I’m a big fan of continuous integration and I wanted to integrate memory leak checking into tests. And the I found this library:
Now I have some experience with that and I can give some info about usage of this library:
I use this library for finding memory leaks in my web service with a big amount of code. I use DUnitX and I use only Windows operating system (also in production)
Integration with DUnitX
Integration with DUnitX is really easy. You should just add five files to the project:
You should also consider that LeakCheck units are the first units in your dpr file, it’s important.
After that TDUnitXLeakCheckMemoryLeakMonitor will be automatically registered in DUnitX IoC container and you’ll get output about your memory leaks.
Sometimes, LeakCheck can crash the tests, in this case, try to clean and rebuild your project completely, it may help.
LeakCheck also can show you stack traces of your memory leaks. It looks so (part of redirected output):
To use this feature, you should:
- Enable generation of .map file for your project (very useful feature for tests!). More info here: http://docwiki.embarcadero.com/RADStudio/Tokyo/en/API_(*.map)
- Add the following units to your project (Windows only, but is also possible on other platforms):
After that, you’ll see all stack traces for your memory leaks. But, there is one big problem: this is not very performant. After each test LeakCheck loads and parses .map file completely and it is terrible for performance. I have a 31MB .map file and when I run tests with stack trace then it takes veeeeery long. But you can increase performance by rewriting MapStackTraceFormatter. IMHO, it should be patched.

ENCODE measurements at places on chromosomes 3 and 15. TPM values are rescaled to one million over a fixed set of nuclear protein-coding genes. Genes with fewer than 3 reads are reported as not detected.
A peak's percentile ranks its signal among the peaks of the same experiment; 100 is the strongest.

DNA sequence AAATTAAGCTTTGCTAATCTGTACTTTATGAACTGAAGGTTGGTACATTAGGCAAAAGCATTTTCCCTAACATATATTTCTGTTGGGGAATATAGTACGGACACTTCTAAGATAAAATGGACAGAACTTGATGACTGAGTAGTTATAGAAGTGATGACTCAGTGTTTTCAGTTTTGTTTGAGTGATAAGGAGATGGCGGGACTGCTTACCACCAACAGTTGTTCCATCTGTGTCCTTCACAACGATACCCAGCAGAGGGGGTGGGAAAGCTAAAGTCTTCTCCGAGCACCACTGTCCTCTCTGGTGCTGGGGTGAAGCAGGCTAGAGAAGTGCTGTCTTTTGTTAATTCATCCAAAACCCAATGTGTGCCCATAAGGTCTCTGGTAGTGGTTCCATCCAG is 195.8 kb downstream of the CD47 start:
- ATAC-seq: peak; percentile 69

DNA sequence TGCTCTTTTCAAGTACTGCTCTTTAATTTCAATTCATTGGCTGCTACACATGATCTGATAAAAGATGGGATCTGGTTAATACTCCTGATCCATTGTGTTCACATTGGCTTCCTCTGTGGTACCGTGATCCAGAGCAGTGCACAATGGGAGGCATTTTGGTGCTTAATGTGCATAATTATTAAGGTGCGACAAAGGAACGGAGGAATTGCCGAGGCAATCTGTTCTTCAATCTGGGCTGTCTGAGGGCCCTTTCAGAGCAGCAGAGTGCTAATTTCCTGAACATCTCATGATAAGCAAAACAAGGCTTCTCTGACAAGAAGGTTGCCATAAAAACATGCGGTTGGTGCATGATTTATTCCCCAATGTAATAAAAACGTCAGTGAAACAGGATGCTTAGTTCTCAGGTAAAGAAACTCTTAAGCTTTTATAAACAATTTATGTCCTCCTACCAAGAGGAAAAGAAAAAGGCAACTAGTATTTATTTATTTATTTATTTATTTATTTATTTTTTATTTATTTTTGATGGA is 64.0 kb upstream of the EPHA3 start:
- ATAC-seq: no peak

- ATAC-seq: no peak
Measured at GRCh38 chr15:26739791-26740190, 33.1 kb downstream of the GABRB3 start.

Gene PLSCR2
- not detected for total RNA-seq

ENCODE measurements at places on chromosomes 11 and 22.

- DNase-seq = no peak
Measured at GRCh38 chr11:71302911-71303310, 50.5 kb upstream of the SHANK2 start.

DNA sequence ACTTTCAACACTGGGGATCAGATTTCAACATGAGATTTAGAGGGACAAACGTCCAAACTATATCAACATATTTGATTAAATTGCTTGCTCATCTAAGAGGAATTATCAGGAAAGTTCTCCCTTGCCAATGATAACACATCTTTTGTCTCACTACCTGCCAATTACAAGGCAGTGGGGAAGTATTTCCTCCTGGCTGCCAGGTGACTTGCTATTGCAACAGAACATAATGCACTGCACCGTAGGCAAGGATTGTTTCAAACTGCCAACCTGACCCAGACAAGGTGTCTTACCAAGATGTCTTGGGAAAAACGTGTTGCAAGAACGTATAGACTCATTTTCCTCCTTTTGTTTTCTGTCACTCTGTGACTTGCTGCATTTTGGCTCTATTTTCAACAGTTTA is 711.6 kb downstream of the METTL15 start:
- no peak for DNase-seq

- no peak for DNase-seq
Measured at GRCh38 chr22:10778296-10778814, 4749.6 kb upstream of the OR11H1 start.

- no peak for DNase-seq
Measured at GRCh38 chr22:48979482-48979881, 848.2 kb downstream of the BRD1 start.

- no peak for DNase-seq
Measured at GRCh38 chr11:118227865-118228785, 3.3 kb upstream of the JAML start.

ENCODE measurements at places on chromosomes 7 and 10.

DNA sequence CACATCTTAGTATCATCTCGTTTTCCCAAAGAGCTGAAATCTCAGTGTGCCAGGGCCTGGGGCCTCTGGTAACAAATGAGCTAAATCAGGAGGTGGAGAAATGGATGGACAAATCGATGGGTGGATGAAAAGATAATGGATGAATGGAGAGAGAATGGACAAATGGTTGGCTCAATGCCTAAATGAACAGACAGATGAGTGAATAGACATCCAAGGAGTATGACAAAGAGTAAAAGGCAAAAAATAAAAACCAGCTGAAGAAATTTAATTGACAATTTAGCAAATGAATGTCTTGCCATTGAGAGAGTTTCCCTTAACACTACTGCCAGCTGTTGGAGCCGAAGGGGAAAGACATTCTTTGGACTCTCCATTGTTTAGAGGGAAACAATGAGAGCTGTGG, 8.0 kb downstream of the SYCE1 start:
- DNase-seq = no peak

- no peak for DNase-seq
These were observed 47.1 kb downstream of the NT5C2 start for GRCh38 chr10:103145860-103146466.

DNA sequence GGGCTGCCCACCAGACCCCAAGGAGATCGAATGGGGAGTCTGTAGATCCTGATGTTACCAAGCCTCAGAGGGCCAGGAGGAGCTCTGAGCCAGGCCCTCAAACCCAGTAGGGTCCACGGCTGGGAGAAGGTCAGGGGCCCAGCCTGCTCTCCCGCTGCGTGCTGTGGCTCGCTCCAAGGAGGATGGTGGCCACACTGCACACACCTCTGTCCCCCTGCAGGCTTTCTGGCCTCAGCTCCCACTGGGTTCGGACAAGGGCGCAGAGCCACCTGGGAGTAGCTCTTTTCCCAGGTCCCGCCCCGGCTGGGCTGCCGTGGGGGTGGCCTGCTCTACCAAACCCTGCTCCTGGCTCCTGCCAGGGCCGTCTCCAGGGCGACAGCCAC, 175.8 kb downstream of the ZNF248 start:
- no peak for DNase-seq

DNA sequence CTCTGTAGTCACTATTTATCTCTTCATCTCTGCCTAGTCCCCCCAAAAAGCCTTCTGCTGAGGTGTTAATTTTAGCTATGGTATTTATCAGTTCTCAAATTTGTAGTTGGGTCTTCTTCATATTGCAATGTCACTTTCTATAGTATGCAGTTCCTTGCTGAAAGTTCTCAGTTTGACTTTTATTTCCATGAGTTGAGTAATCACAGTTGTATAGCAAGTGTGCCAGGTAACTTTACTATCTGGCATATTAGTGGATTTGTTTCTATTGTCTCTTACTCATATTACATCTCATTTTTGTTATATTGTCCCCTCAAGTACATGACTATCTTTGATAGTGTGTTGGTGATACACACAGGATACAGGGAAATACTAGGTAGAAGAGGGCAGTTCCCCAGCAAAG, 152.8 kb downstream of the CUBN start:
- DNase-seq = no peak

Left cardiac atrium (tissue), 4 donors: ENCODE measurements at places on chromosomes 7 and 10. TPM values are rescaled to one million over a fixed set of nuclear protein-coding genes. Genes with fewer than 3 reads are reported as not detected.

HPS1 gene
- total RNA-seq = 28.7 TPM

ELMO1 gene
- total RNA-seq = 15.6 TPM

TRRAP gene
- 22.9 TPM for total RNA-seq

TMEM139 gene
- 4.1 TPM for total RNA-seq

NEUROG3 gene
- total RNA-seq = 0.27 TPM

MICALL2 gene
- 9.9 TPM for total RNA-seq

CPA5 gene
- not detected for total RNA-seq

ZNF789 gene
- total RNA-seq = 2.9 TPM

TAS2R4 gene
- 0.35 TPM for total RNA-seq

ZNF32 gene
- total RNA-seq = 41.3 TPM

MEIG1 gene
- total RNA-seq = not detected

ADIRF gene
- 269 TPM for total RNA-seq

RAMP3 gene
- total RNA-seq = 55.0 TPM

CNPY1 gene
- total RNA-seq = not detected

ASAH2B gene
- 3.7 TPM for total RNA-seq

I survived my first heap corruption in my life after I started using LeakCheck. But I found in LeakCheck.Configuration.inc a parameter called “UseInternalHeap”
By disabling it, LeakCheck will use standard routines for allocations and it has helped me.
You can use TLeakCheck.IgnoredLeakTypes to ignore some kinds of leaks. But, the problem is that LeakCheck doesn’t understand RegisterExpectedMemoryLeak and shows such leaks like “IdCriticalSection” for Indy, that are ignored in FastMM. Actually, I don’t know whether it’s possible to replace this procedure, but it would be useful and it will make reports more cleaner.
I didn’t find any issue tracker or contacts of the author. It’s bad.
- Use TLeakCheck.RegisterExpectedMemoryLeak in your code
- Don’t use “lazy” singletons: they will be reported by the memory manager as leaks after first call. I mean something like:
LeakCheck is very cool library and this helps you to keep your software and tests clean and detect memory leaks so early as possible.
That’s all for today :)